Types of Apartments & Multifamily Buildings – Complete Guide
June 06, 2019
There are many different types of apartments and multifamily buildings. Investors should be aware of the many types of apartments so that they know their investment options.
Certain markets, like Manhattan in New York, have many tiny luxury apartments with high rents. But the island also has larger apartments and premium co-ops. Other cities have their own mix of apartment buildings and multifamily housing to complement single-family residences.
Clearly, investors have many choices. In this article, we cover:
- Different Types of Apartments
- Different Types of Multifamily Buildings
- How Assets America® Can Help
- Frequently Asked Questions
- Helpful Related Articles
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Different Types of Apartments
Typically, we classify apartments by size and number of rooms. These classifications are somewhat arbitrary, but they help establish a framework for understanding the apartment markets.
It’s important to understand that what one considers to be a large apartment is small compared to a house. Nonetheless, we demarcate anything larger than a two-bedroom as a large apartment. These include:
- 3+ Bedroom: These apartments offer a lot of space, multiple bathrooms and separate kitchens/dining rooms. Depending on the particular real estate market, these apartments can be rare or plentiful.
- Classic Six or Seven: Large apartments built in NYC and other places, usually before World War II, containing six or seven rooms.
- Penthouse: These are large apartments that sit at the top of an apartment building. Usually, they are quite luxurious and expensive, and they frequently offer spectacular views.
- Duplex/Triplex: Multi-story apartments featuring stacked living space connected by internal staircases. Typically, the units contain one or more levels dedicated to sleeping quarters.
- Maisonette: A triplex-apartment with its own private outdoor entry.
- Loft: Usually repurposed from industrial space, lofts typically have open floor plans and might occupy more than one level. Interestingly, some are purpose-built in new luxury buildings.
- Parlor Floor: An apartment occupying the second floor of a brownstone or townhouse building. Extremely popular in Brooklyn.
NYC Apartment Tour of a Minimalist Studio
These apartments can accommodate individuals and small families:
- 2-Bedroom: Separate bedrooms, often with at least one ensuite bathroom. They often feature just 1 or 1 ½ bathrooms.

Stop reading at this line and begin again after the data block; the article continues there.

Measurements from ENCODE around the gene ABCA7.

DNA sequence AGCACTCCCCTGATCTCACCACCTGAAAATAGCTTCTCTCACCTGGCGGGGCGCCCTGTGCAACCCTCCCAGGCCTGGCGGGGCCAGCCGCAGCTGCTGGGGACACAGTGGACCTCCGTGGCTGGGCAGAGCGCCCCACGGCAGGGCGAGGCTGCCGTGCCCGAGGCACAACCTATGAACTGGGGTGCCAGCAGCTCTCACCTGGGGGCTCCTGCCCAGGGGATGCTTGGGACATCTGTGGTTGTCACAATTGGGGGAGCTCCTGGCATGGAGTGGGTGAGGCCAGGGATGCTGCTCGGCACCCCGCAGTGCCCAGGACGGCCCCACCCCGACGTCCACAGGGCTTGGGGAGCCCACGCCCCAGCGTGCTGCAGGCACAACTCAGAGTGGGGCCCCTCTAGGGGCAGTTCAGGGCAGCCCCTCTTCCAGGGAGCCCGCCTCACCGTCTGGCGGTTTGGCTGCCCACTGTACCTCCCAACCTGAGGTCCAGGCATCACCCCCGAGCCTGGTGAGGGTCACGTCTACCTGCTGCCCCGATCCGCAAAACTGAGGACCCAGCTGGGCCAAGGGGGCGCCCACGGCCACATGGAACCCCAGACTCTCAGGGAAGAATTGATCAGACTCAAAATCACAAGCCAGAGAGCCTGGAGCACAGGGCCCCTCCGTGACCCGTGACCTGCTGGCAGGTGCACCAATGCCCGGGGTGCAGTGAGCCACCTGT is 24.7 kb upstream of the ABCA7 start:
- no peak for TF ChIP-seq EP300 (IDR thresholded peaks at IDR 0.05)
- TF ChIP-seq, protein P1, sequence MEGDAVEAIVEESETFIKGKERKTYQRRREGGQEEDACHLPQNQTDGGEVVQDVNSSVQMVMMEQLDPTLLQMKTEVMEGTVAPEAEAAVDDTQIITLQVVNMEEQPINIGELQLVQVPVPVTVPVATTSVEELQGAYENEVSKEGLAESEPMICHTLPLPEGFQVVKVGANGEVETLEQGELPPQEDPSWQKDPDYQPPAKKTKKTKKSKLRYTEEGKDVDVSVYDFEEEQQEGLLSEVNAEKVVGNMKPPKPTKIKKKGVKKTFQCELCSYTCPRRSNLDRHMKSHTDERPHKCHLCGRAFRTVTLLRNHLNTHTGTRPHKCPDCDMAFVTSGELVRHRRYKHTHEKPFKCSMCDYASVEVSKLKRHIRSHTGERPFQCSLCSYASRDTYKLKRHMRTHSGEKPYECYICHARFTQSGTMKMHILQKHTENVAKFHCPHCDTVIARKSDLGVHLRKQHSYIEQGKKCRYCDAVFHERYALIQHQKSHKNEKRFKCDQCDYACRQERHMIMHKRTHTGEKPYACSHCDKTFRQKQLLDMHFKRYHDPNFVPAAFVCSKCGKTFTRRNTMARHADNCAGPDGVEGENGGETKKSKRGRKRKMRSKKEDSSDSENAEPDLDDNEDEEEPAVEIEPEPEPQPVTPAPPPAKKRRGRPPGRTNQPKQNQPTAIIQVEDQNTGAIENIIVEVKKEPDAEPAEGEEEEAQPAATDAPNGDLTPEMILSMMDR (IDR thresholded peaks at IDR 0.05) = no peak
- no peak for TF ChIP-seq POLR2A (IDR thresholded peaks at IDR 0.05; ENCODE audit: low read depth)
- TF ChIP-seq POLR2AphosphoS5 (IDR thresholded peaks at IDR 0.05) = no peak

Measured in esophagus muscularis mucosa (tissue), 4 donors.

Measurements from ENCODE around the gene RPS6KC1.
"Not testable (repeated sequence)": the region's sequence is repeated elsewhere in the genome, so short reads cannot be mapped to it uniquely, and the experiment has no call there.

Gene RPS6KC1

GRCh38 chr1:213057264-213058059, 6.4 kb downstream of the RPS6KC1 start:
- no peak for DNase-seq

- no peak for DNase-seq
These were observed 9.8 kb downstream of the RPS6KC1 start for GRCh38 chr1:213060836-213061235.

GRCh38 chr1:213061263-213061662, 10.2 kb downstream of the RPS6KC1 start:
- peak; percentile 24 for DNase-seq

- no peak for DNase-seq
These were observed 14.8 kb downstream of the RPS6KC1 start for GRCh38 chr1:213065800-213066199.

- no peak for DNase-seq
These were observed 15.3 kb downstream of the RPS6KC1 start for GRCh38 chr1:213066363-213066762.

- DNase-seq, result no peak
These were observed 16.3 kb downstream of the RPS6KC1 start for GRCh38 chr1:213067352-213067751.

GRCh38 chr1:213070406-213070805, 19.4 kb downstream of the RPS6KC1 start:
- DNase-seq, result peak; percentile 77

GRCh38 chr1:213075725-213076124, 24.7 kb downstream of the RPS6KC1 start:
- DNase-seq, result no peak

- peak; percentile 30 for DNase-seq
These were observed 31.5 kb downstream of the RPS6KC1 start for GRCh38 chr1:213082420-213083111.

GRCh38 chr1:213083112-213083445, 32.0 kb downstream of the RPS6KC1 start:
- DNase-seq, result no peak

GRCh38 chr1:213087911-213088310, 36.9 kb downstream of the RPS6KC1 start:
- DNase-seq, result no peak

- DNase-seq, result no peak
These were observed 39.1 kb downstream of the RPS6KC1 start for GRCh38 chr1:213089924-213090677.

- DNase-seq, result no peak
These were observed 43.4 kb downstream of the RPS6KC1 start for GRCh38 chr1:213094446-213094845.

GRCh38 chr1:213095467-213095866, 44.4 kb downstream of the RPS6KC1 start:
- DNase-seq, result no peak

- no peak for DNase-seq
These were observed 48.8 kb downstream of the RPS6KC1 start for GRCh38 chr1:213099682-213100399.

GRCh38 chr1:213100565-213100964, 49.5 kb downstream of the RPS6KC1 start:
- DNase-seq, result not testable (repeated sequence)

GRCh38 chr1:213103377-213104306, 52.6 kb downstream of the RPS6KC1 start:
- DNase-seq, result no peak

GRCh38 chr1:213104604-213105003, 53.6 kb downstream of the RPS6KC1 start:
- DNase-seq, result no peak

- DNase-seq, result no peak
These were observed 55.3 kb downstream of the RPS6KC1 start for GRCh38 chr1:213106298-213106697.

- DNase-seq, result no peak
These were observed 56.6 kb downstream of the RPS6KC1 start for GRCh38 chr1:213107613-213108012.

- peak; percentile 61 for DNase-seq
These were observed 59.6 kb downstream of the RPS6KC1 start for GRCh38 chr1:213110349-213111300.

- 1-Bedroom: A single bedroom space, usually separate from a single bathroom. They can run the gamut from spacious to cramped, depending on the location and rent level.
- Flex: A 1-bedroom apartment with enough space to serve as a second bedroom. Surprisingly, some landlords allow tenants to put up drywall to create the additional sleeping space.
- Junior 1-Bedroom: On the cusp between medium and tiny apartment, this type of apartment has enough space for a separate small bedroom. Often, the bedroom is ¾ size.
- Garden: A garden apartment sits on the ground floor and accesses a back yard, lawn or garden.
- Shotgun Apartment: A multi-room apartment only one or two rooms wide. Each room opens into the next room. Typically, opens up in the back to outdoor space.
- Basement Apartment: An apartment below street level, with or without windows. It may have its own entrance.
- Flat: The “English” synonym for an apartment. However, San Franciscans define a flat as an apartment that takes up a single story of a large house.
These apartments range from small to cramped. None of them have a separate bedroom, although larger studios might support conversion. These are best suited for individuals or couples.
- Studio: This is basically, a two-room apartment with an open kitchen/dining area and space for a small bed or convertible couch. The second room is a full bath.
- Alcove Studio: A studio with an L-partition that creates a semi-private sleeping area. It might not be any larger than a standard studio but feels more spacious.
- Convertible Studio: A larger studio that you can convert to a 1-bedroom if the landlord allows it.
- Micro-Studio: A studio with minimal kitchen and dining space, a cramped bathroom and tiny sleeping area. Typically, these apartments occupy less than 350 square feet.
- Single-Room-Occupancy Unit: A small sleeping area without its own kitchen or bathroom. Tenants share common bathrooms, toilets and kitchens. Thankfully, some SRO units might have a sink, microwave oven and/or small refrigerator. Fascinatingly, they are called bedsits in the UK and hasukjibs in South Korea.
- Micro-Apartment: This is an upscale cross between a studio apartment and an SRO unit. A micro-apartment can range from 50 to 350 square feet and may have its own bathroom and kitchenette. Unsurprisingly, in California these are “efficiency units” if they have at least 150 square feet.
These apartments have special characteristics regardless of their size:
- Cold Water Flat: This is an apartment with no hot running water.